Core values: where to next for Apple?
FEW COMPANIES have ever had a year as dramatic as Apple’s past 12 months. From the resignation and death of founder Steve Jobs to controversy over its Chinese manufacturing operations, from becoming the world’s largest company by market cap to winning a landmark patent dispute against rival Samsung, the California company has rarely been out of the headlines.The spotlight is back on Apple after the company revealed its highly anticipated new iPhone yesterday – analysts expect 10 million to 12 million sales of the new phones in
September alone, while JP Morgan estimates that it will add up to 0.5 per cent to US GDP growth.
And at some point in October, speculation is rife that Apple will launch a smaller version of the iPad, most likely featuring a 7.85in screen.
These could be the most critical product releases in years for a company whose astonishing revenues and growth – with its valuation soaring nearly 9,000 per cent since 2003 – seems to rely on its ability to regularly churn out blockbuster products.
Any hint that the products fall short of expectations or fail to ignite the customary fervent reaction from the company’s committed fans will be interpreted as a sign that, in the post-Jobs era, the magic touch is waning.
But one of the most astute analysts covering the company, Horace Dediu, insists that the market’s attitude towards the company, and the focus on the company’s hit releases, is misguided.
“My impression is that the company is considered fragile, that it relies on these hit products, which very quickly become swamped by competitors, which become commoditised if you will. So it depends on, only survives, because it is able to create another breakthrough product.”
Dediu points out that “the company is trading at a very, very, very depressed valuation of 15 times earnings. It’s almost a disposable valuation. It’s considered less valuable as a company than your average consumer electronics company.”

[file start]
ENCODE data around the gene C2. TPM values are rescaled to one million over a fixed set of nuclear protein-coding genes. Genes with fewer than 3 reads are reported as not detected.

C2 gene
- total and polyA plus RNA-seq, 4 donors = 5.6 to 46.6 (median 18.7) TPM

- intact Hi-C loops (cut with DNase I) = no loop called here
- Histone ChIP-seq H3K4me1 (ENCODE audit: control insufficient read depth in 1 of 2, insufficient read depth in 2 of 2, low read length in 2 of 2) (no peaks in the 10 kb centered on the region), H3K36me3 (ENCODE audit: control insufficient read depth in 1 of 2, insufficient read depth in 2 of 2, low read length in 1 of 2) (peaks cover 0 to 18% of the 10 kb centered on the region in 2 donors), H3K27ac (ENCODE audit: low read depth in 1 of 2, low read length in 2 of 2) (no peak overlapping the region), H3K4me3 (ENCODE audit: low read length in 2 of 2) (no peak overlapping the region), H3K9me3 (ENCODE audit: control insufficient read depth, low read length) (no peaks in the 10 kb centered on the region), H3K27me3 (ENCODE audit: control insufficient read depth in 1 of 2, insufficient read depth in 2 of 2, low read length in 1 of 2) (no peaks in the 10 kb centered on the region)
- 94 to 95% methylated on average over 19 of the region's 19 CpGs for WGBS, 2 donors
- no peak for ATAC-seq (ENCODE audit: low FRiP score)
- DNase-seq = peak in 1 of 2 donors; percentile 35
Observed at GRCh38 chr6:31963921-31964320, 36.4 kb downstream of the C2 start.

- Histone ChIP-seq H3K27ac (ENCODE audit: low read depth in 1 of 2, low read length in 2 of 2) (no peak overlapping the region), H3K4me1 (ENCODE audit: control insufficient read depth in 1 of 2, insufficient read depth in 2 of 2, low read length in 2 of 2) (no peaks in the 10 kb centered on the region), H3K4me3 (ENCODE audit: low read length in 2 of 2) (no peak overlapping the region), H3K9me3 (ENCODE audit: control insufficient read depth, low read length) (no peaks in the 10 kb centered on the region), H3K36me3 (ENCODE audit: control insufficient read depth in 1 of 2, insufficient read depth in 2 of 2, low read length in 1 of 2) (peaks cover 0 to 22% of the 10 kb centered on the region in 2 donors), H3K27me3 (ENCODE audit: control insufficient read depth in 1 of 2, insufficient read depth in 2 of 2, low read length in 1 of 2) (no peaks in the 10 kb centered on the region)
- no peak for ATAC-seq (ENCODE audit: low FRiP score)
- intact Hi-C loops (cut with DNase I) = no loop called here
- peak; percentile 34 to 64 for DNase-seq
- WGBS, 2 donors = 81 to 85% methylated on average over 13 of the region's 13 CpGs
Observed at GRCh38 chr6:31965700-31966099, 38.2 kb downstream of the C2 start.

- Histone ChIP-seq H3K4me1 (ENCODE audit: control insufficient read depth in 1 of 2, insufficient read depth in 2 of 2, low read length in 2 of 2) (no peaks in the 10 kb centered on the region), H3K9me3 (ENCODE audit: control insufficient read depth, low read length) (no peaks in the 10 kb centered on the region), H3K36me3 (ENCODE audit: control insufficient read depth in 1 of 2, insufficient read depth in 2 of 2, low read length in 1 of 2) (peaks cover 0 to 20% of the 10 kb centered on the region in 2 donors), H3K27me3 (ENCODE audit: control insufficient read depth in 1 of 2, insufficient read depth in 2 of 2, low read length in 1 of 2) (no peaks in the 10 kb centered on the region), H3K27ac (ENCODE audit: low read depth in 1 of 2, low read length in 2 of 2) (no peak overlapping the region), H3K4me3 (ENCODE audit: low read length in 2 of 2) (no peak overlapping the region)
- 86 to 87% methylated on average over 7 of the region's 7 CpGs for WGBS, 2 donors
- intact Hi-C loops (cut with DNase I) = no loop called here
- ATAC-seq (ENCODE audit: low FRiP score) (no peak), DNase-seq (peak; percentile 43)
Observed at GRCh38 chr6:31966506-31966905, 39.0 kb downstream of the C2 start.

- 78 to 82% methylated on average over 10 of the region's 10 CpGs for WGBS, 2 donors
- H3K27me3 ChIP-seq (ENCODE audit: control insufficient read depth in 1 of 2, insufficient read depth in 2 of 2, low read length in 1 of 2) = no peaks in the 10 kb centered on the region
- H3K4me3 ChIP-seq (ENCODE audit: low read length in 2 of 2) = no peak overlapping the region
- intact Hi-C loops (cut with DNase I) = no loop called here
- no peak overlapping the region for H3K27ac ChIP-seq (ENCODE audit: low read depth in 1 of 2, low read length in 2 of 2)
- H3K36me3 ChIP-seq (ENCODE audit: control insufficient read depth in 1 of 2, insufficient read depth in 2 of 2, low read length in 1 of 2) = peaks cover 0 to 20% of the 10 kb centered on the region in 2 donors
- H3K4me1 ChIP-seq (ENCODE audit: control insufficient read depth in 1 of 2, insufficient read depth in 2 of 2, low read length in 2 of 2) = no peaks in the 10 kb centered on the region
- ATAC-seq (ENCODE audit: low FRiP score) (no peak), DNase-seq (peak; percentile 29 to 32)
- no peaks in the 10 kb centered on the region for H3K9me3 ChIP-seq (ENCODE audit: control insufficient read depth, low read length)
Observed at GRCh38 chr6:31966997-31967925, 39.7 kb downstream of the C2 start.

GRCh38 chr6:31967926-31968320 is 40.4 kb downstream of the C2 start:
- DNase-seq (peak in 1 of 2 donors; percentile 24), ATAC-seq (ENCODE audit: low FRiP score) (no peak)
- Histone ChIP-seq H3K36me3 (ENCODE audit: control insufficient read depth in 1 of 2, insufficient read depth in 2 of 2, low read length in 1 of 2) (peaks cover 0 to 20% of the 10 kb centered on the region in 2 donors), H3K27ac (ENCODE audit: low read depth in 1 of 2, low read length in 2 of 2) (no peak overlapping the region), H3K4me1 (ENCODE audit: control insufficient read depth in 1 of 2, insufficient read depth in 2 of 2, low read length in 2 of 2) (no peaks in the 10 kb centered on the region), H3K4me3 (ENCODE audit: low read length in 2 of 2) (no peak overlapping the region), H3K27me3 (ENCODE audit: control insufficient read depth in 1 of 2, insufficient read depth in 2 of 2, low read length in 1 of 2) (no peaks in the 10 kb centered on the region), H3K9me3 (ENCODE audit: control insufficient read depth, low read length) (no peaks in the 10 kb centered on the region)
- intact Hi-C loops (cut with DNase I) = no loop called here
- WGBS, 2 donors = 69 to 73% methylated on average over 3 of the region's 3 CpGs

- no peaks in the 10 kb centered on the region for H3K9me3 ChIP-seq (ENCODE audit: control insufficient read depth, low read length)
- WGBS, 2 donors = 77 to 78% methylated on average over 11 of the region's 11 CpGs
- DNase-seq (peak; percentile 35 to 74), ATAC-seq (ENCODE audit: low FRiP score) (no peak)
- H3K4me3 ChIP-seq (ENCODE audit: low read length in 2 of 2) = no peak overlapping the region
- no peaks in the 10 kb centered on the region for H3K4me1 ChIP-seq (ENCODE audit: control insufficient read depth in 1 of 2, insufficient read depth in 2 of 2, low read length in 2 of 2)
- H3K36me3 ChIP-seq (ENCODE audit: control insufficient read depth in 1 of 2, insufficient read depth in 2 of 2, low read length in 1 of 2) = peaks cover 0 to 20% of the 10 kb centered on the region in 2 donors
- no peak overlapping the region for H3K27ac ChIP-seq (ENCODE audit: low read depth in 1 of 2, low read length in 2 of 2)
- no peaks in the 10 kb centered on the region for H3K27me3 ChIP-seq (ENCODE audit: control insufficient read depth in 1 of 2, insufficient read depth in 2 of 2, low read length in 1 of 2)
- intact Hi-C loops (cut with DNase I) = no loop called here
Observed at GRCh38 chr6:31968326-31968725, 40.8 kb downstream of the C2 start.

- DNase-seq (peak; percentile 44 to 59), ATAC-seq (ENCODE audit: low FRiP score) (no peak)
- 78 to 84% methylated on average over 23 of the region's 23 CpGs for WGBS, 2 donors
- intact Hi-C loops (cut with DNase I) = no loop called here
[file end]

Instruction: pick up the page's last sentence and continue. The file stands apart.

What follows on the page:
Indeed, suggestions that the stratospheric rise in its share price and massive market cap is evidence of an Apple bubble are common.
Dediu, a Romanian-American former Nokia executive who has gained a reputation as one of the most perceptive analysts in the business since founding research firm Asymco in 2010, suggests that such an approach is misleading. He cites another former Steve Jobs company, Pixar, as illustrative of the double standard.
“Pixar figured out how to manufacture blockbusters. As a result it was bought at a very high valuation. But Apple doesn’t have a valuation that implies it’s a blockbuster-manufacturing company. It’s priced as if it’s an average company that happens to have a few very good products in its repertoire today.
“But it isn’t priced in a way to say it’s going to keep going. It just happens that these are huge products and is enormously profitable, but that’s on an absolute scale. On a relative scale, it doesn’t seem to be something that people are willing to say is long-term. That’s the paradox of Apple – it’s huge in the absolute sense, and tiny in the relative sense.”